By then, Myers was married, with three children, and was a high-ranking clerk at a wholesale-grocery business. In response to the white workers’ successful strike, he organized a group of black and white businessmen to create a new shipyard, the Chesapeake Marine Railway and Dry Dock Company, a cooperative that employed 300 black workers, and some white tradesmen, at $3 a day.
The company ceased operations in 1884. “The venture was successful, ”W.E.B. Du Bois observed in 1902, “until it was found that, instead of having purchased outright, the yard had only been leased for 20 years.”
Myers had served as a board member and the company’s unofficial spokesperson, but he dedicated most of his efforts to the nascent black trade union movement. In 1868, as president of the Colored Caulker’s Trades Union Society of Baltimore, he began reaching out to black unionists in other trades and other cities to press for inclusion in the National Labor Union, which had been formed two years earlier as the first major national federation of local trade unions.
National Labor Organization
Advocating an eight-hour day and the creation of a labor-focused national political party, the NLU recruited both skilled and unskilled workers, as well as farmers, but it was not committed to bringing women and African- American and Chinese workers into the fold.
Though an NLU committee had recognized that “the interests of labor were one, any discrimination on either racial or religious grounds was harmful to all working men,” many of its constituent unions objected to allowing membership to blacks, and the issue remained unresolved.
At its national convention in Philadelphia in 1869, the NLU invited Myers and a delegation of other black union leaders from around the country to make their case for inclusion. Myers addressed the gathering, making an impassioned plea for equal treatment and the acceptance of black workers by organized white labor:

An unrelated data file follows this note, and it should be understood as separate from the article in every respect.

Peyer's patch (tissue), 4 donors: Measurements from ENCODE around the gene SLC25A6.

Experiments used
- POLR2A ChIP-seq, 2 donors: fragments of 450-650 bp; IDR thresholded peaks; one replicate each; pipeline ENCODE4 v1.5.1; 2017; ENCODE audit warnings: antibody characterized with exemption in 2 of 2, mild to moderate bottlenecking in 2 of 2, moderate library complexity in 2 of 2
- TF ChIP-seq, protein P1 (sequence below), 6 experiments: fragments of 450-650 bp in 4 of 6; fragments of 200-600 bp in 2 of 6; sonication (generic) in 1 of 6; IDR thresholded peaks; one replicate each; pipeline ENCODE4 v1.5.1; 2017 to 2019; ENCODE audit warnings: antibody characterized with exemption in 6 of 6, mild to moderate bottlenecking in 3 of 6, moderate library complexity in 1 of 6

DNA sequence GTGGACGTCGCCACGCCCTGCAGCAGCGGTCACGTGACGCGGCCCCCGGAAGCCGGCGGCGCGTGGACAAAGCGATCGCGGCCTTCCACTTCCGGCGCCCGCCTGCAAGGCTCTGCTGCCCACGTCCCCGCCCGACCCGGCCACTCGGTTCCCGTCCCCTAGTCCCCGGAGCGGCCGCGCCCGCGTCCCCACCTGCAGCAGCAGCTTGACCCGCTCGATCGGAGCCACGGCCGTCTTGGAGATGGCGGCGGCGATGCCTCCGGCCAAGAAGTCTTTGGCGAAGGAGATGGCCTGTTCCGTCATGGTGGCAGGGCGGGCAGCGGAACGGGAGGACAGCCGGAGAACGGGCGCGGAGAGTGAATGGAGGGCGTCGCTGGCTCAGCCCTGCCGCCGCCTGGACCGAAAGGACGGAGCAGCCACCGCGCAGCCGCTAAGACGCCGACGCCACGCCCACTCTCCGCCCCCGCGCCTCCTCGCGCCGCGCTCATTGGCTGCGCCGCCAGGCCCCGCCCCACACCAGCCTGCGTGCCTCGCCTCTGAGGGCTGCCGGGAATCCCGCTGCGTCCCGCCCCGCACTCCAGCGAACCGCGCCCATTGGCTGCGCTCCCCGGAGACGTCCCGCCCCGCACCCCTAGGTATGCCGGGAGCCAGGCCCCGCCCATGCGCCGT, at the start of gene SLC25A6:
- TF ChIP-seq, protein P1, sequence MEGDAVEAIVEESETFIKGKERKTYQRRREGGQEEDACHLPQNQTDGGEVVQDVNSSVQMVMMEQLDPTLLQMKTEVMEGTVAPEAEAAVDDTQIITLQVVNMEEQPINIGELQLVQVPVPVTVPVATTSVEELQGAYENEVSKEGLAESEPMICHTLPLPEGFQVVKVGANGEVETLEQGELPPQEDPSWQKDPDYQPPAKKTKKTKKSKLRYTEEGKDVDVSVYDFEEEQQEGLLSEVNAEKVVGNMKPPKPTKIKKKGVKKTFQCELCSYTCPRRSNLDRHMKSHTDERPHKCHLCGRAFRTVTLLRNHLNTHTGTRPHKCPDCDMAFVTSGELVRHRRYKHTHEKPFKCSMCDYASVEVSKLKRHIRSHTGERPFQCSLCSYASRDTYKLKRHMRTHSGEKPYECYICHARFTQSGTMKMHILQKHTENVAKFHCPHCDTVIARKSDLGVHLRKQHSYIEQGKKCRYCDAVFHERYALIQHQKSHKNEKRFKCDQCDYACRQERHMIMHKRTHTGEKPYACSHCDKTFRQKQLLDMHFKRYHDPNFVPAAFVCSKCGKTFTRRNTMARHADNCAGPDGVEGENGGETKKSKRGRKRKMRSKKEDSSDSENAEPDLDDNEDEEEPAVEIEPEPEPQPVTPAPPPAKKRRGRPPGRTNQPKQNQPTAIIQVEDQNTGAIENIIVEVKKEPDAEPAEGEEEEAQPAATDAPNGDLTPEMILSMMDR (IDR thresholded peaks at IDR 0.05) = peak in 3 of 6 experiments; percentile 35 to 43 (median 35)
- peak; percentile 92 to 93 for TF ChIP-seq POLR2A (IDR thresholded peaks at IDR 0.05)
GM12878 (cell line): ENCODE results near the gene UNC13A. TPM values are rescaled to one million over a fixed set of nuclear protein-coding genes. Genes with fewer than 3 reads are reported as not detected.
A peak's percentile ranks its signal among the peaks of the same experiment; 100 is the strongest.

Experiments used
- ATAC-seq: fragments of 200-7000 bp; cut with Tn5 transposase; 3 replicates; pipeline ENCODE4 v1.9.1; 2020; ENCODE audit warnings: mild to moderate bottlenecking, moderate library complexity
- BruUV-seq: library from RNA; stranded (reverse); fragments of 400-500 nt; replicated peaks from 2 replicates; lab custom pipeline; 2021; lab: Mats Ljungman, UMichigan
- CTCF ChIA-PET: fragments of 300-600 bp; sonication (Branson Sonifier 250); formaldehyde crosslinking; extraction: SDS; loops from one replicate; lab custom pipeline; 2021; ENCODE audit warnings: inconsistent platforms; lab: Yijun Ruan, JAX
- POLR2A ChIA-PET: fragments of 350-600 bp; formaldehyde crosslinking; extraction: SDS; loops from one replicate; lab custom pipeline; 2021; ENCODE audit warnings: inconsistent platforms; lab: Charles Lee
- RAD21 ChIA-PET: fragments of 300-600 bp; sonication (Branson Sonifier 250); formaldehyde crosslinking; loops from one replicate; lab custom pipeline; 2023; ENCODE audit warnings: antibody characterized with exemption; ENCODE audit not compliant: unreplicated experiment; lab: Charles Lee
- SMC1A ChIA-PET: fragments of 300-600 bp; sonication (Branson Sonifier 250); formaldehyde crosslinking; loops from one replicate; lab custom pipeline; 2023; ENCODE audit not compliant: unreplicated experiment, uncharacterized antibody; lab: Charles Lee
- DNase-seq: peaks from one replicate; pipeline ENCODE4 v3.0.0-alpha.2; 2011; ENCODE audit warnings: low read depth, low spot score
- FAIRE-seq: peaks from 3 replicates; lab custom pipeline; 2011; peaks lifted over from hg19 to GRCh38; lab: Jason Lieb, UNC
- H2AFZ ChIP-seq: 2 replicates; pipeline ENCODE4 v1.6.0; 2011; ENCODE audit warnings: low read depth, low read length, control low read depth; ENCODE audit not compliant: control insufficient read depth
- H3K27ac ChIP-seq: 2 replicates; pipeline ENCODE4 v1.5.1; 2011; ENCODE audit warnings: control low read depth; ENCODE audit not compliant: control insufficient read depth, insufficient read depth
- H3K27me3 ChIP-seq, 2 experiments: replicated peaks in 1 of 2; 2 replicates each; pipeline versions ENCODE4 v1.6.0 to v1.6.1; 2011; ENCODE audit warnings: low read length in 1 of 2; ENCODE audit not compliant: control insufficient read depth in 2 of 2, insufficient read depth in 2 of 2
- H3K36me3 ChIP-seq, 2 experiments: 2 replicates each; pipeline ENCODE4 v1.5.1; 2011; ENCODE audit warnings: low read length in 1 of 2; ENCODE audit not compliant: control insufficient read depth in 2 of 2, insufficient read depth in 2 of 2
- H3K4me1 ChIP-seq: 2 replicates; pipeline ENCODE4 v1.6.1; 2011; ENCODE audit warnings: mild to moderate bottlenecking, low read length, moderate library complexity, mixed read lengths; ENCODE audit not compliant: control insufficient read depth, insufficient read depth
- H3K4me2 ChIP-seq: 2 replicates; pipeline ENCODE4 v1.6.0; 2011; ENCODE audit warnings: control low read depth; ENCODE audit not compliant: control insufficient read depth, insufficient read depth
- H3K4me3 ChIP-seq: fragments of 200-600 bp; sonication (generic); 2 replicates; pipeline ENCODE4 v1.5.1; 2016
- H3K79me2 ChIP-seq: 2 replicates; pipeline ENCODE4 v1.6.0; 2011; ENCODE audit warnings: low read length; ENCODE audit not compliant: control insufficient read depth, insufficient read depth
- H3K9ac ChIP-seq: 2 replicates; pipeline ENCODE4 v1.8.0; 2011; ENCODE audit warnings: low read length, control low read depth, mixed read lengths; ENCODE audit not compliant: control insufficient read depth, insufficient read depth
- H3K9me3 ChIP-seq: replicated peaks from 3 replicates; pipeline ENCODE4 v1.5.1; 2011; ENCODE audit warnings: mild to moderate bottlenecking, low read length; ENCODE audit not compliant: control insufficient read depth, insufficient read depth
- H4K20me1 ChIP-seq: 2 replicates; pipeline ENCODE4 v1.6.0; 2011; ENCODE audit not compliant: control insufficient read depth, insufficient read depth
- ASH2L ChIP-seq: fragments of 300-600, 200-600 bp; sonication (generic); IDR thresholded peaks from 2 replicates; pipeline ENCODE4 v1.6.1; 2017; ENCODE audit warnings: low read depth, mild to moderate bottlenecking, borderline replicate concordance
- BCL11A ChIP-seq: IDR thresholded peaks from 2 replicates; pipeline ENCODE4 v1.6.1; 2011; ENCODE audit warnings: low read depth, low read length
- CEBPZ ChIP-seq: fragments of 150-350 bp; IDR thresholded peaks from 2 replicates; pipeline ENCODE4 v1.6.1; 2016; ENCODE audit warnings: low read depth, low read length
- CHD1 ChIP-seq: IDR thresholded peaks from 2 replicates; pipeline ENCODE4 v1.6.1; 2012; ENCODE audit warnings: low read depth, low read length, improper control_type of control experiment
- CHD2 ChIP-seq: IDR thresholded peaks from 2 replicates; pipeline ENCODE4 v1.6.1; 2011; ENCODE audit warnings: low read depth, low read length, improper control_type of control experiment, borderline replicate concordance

“I speak today for the colored men of the whole country … when I tell you that all they ask for themselves is a fair chance; that you shall be no worse off by giving them that chance…The white men of the country have nothing to fear…We desire to have the highest rate of wages that our labor is worth.”
The NLU convention mulled Myers plea for two days, then rejected it, but offered affiliation to black unionists in a separate organization. Losing the round but hoping to win the fight eventually, Myers and others formed the Colored National Labor Union. “The watchword of the colored man must be, ‘organize,’ ”Myers would say.
Both the NLU and the CNLU disintegrated during the Depression of 1873. By then, Myers had ceded leadership of the organization to Frederick Douglass. In the final days of the CNLU, however, Myers had been on an organizing tour in the southern U.S. Soon, he had launched the Colored Men’s Progressive and Cooperative Union, which despite its name admitted women, and advanced membership to workers without regard to race. It was a true industrial union, and welcomed members of all occupational backgrounds.
In the 1870s, Myers stepped up his involvement in the Republican Party, the party of Lincoln, and worked as a Customs Service agent and as a postal inspector. After a few years in the south, he returned to Baltimore in 1880 to operate a coal yard. He served as a leader of several African-American community organizations, and was editor of the Colored Citizen, a weekly newspaper. He died in 1891, at the age of 56.
In June 2006, Frederick Douglass-Isaac Myers Maritime Park opened in Baltimore’s Fells Point, with “living classroom” exhibits on shipbuilding traditions of the Chesapeake Bay and the local African-American community during the 1800s.